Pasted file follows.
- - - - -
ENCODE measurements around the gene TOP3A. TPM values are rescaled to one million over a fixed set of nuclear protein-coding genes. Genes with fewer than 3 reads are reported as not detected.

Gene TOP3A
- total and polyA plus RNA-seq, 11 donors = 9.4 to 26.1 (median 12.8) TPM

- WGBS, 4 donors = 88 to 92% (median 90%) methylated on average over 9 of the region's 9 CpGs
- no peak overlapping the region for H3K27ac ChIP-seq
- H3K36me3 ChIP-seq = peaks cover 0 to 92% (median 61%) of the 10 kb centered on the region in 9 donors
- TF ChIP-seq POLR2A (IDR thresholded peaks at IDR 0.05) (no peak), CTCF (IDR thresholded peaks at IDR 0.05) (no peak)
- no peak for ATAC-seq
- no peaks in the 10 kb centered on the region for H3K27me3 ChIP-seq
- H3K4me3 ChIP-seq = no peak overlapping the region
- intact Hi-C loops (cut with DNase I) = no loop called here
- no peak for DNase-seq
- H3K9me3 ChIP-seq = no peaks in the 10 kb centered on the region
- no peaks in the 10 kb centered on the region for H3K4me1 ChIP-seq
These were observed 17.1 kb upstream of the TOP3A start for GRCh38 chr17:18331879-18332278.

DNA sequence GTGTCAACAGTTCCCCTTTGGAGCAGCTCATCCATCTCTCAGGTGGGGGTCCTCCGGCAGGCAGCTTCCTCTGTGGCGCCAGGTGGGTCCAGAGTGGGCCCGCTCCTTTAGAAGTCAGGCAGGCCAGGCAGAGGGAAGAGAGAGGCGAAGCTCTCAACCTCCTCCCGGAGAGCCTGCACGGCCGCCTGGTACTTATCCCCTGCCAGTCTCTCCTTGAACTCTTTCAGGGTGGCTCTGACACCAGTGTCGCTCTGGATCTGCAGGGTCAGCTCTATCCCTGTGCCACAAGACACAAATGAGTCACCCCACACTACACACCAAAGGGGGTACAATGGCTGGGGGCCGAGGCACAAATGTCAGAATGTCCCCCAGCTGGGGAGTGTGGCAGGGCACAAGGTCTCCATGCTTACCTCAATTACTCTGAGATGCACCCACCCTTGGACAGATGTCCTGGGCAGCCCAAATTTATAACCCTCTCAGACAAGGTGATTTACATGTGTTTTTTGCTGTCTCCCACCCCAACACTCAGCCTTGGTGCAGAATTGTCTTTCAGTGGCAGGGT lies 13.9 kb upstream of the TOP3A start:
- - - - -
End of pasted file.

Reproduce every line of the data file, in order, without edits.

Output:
ENCODE measurements around the gene TOP3A. TPM values are rescaled to one million over a fixed set of nuclear protein-coding genes. Genes with fewer than 3 reads are reported as not detected.

Gene TOP3A
- total and polyA plus RNA-seq, 11 donors = 9.4 to 26.1 (median 12.8) TPM

- WGBS, 4 donors = 88 to 92% (median 90%) methylated on average over 9 of the region's 9 CpGs
- no peak overlapping the region for H3K27ac ChIP-seq
- H3K36me3 ChIP-seq = peaks cover 0 to 92% (median 61%) of the 10 kb centered on the region in 9 donors
- TF ChIP-seq POLR2A (IDR thresholded peaks at IDR 0.05) (no peak), CTCF (IDR thresholded peaks at IDR 0.05) (no peak)
- no peak for ATAC-seq
- no peaks in the 10 kb centered on the region for H3K27me3 ChIP-seq
- H3K4me3 ChIP-seq = no peak overlapping the region
- intact Hi-C loops (cut with DNase I) = no loop called here
- no peak for DNase-seq
- H3K9me3 ChIP-seq = no peaks in the 10 kb centered on the region
- no peaks in the 10 kb centered on the region for H3K4me1 ChIP-seq
These were observed 17.1 kb upstream of the TOP3A start for GRCh38 chr17:18331879-18332278.

DNA sequence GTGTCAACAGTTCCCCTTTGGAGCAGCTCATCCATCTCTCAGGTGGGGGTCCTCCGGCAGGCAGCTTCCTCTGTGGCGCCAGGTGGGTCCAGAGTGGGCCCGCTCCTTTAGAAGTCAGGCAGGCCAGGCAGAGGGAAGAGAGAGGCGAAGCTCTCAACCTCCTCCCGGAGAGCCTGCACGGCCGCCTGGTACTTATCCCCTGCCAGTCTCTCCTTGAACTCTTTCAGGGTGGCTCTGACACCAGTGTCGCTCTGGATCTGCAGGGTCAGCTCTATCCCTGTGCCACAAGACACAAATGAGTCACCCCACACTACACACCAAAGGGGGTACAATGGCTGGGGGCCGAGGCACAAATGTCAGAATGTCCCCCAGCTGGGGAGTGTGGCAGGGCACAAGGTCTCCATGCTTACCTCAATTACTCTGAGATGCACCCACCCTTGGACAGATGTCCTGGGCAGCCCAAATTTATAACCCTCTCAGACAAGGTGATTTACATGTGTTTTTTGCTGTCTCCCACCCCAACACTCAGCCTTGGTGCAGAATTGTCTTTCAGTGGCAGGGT lies 13.9 kb upstream of the TOP3A start: